My thinking had to do with the metal being tied into the Earth of the power cables feeding onto it - be it through multicore cabling or anything else. But it was all based on speculation and perceived logic... that probably was the first mistake ;)
     
  12. ship

    ship Senior Team Emeritus Premium Member

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    LX bars could mean a number of things to me at least. Could mean the pipe that fixtures are hung on, or a lamp bar that has fixtures permanently mounted to it and wired to it, and that bar gets wired often to a multi-cable fitting so as to power up all individually.

    Both often have a similar concept in what’s a grounded fixture is a grounded pipe. Not such a good concept by way of loose bolts, paint blocking conductance and other stuff - path of least resistance could be you.

    In the past and of un-grounded systems, one might find these very questionable load rated isolator rigging balls rigged in the fly system somewhere between the pipe and cables supporting it. Such isolator balls had no other purpose than isolating the wire rope of the fly system from any shorts now applied and welding it together in an un-safe way. You won’t find such things on the market these days - defiant doubtful load rating by way of how often they need replacement much less what their actual load rating was. Anyone else seen such things on a fly system - sort of like a swivel with a 3" ball of material between eyelets?

    Anyway, these days, on a fly system at least, it’s code and or good practice that the electrical drop box or gutter is mechanically by way of the box if not the pipe also grounded - this as with on a static grid and or pipe that it’s also grounded supplemental to any fixture grounding practice.

    In a lamp bar, that’s a different thing. This concept of a pipe with fixtures semi-permanently mounted to it only requires one safety cable given it’s now one unit - often of four or six fixtures, which are assumed not in concept of safety in ability to come loose due to improper mounting. One safety cable per lamp bar is sufficient.

    Lamp bars are fraught with design issues - both the code compliant ones and those more home made. Defiantly not something to be having students make without direct supervision. All realistically if they have conductors or splices within, should be properly grounded and not rely upon fixtures mounted to them to do so. Imagine if one will you have a six circuit lamp bar and a pig-tail attached to it. Pig-tail meaning fan-in or series of plugs attached to say a multi-pin plug which the bar accepts. In any case of the six circuits, you have only #1 plugged in and with lamp working, #6 is also plugged in but it’s lamp is not and somewhere in the cable feeding #6, there is a short. It’s a question of resistance to ground if you in touching the bar are a better path to ground than what bolting method #1 has to the yoke, than yoke to ground screw and wire. Lots of ways one can find a un-grounded or high resistance short within a lamp bar. Best to ground the lamp bar itself given this. Ground everything in fact.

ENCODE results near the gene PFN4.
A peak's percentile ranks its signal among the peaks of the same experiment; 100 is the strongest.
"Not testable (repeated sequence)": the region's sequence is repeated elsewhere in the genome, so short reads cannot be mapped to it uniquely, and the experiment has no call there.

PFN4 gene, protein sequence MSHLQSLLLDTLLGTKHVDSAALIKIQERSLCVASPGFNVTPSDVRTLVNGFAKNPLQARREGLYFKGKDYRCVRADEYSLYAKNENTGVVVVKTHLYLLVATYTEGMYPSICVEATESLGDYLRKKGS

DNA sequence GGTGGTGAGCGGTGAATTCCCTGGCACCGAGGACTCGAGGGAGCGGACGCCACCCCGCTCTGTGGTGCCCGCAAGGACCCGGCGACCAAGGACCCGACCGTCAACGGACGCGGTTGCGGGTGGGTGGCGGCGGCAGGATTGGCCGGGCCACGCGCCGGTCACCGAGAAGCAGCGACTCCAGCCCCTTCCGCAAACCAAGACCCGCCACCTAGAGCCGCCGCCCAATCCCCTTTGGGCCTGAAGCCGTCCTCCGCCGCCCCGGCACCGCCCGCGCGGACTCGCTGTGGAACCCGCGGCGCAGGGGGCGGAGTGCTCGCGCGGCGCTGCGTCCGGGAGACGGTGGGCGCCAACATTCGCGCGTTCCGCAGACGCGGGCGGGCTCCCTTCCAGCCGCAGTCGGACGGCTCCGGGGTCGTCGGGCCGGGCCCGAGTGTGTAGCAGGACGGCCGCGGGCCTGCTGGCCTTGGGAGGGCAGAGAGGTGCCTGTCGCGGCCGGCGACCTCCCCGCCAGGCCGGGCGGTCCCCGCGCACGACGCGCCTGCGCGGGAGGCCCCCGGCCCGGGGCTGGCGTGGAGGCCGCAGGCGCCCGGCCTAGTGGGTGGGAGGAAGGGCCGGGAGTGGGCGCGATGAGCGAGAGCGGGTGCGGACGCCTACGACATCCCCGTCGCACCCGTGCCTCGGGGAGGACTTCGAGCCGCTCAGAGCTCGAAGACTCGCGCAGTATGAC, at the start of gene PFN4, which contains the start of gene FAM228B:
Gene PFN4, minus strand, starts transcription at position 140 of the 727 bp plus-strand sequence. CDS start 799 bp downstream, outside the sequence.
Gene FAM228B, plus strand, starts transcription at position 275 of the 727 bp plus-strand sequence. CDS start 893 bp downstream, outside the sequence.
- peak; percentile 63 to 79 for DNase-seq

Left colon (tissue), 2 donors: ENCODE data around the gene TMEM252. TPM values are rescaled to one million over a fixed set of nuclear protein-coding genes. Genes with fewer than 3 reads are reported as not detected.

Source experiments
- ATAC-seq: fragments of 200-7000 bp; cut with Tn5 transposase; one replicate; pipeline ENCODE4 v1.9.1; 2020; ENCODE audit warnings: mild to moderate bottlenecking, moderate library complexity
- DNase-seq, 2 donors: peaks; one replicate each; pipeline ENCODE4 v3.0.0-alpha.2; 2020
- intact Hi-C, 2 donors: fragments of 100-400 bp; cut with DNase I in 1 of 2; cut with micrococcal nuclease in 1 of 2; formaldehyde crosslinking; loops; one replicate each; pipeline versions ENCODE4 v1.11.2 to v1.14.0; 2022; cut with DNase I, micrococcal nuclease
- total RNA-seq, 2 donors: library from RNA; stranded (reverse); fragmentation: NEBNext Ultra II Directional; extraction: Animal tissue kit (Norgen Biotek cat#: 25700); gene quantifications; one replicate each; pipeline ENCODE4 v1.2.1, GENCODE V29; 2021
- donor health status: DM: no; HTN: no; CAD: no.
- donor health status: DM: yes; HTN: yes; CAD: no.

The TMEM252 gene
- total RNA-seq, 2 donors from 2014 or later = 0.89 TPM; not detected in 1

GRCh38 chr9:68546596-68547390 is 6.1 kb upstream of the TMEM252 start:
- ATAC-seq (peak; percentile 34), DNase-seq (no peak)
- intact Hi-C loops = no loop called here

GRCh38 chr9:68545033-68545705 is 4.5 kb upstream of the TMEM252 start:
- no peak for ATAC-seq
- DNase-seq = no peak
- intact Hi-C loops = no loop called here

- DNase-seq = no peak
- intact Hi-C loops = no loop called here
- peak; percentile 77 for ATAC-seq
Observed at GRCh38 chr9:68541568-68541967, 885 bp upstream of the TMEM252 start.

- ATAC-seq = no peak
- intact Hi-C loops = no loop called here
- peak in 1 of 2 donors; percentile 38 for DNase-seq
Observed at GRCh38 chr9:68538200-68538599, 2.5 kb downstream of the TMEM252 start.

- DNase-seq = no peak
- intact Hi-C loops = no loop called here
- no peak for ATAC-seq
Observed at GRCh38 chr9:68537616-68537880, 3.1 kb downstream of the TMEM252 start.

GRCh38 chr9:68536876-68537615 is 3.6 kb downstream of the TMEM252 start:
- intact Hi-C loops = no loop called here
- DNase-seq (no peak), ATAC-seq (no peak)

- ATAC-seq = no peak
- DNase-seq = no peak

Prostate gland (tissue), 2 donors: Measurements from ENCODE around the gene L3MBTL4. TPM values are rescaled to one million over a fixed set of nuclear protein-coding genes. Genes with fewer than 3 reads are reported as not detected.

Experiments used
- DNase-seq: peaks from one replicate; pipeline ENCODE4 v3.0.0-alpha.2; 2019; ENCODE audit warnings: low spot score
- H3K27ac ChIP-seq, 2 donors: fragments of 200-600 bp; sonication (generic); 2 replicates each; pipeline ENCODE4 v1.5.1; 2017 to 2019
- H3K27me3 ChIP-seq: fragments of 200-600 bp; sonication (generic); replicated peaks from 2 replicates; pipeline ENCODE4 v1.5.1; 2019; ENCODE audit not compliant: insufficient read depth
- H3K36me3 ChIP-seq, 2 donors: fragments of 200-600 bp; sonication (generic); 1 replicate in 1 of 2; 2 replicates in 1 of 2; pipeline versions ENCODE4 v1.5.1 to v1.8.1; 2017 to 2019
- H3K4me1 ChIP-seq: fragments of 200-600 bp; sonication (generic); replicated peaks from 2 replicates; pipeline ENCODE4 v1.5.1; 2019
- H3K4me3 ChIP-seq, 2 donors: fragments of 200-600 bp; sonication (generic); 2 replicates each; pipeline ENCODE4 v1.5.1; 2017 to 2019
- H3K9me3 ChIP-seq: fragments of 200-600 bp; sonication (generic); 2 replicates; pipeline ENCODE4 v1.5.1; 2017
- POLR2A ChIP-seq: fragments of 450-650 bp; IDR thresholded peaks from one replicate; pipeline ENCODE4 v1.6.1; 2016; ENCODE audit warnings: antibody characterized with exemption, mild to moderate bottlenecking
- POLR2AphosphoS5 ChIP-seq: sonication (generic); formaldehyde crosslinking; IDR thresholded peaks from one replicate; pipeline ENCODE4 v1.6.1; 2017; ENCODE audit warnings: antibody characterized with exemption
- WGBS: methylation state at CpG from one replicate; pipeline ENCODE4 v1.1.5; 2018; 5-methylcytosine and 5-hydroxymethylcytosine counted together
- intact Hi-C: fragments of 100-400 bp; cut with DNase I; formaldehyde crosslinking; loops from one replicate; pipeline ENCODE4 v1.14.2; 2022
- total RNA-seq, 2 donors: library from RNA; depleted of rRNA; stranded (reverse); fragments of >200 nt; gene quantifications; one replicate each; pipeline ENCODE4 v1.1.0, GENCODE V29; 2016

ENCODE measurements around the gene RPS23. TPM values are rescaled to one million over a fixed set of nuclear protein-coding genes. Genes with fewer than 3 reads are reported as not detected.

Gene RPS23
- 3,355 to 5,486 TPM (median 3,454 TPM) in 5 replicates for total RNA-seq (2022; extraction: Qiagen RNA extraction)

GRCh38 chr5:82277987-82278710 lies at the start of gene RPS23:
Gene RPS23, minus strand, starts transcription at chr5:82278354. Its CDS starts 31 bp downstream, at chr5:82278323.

Get the idea here of wee problems in grounding a lamp bar proper? This beyond it being against code to have a fixture supporting bar that also has current carrying cable running thru it. Against code in reality to do a pipe that both bolts fixtures to the bar and has those bolts passing by the conductors feeding the fixtures. Gee, all it takes is one conductor nicked by a bolt... makes sense. TMB to the best of my knowledge is the only company that has a compartmentalized lamp bar and they use a Unistrut system which is also not so good by way of how them bolts secure in a permanent = not able to come loose sort of way. This short of threaded stud Unistrut nuts and side lock nuts as a theory but not much of a ½ twist to be loose and falling concept. The TMB bar complies as most don’t with the NEC in separate pathway for conductors than support of fixture, but doesn’t by way of each individual fixture being a part of the bar and unique. Were it my choice, each fixture on such a bar would require a safety cable. Given it is my choice... this might become the case.

    None the less, conductors feeding the bar - bad thing when thru bolting the bar to a more safely rigged fixture yoke. This given good crimping and splicing. Leko department normally takes care of all them bars that in the past or in the field had someone using an other than insulation displacement crimp tool on the crimps of a lamp bar. Smashing the crimp only holds conductors as long as they maintain their original shape while being smashed into conducting. Vibration and heat tend to make wire move about and or move under expansion thus settle. This causes resistance thus melting and or wires coming loose from a crimp especially if the fixture cable were twisted about a yoke and attempering to make that yoke twist just a bit more, made the fixture whip pull free from it’s crimp. Ah’ good crimps, both a question of proper crimp pressure and insulation displacement tool as opposed to insulation crushing tool.

    None the less, all lamp bars if proper fixture in one unit should be grounded but it’s a grey area. I ground my lamp bars - but only those I re-wire in having insulated the bolts from the conductors. It’s a concept in terminating all circuits of fixture ground to the pipe, than taking that in common ground of the pipe to the cable or plug that feeds that pipe so all lights are in common grounded and the pipe is also specifically grounded to all circuits.

    Finally on the subject of “black” black oxide coated bolts don’t conduct well. If relying upon a black oxide coated bolt such as on a C-Clamp, try not to there is resistance to factor in.
     
  13. Van

    Van CBMod CB Mods Premium Member

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    Hey Chris I think I like the taste of humble pie I seem to be eating it all the time. :mrgreen:
     
  14. Chris15

    Chris15 CBMod CB Mods Premium Member

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    You and me both...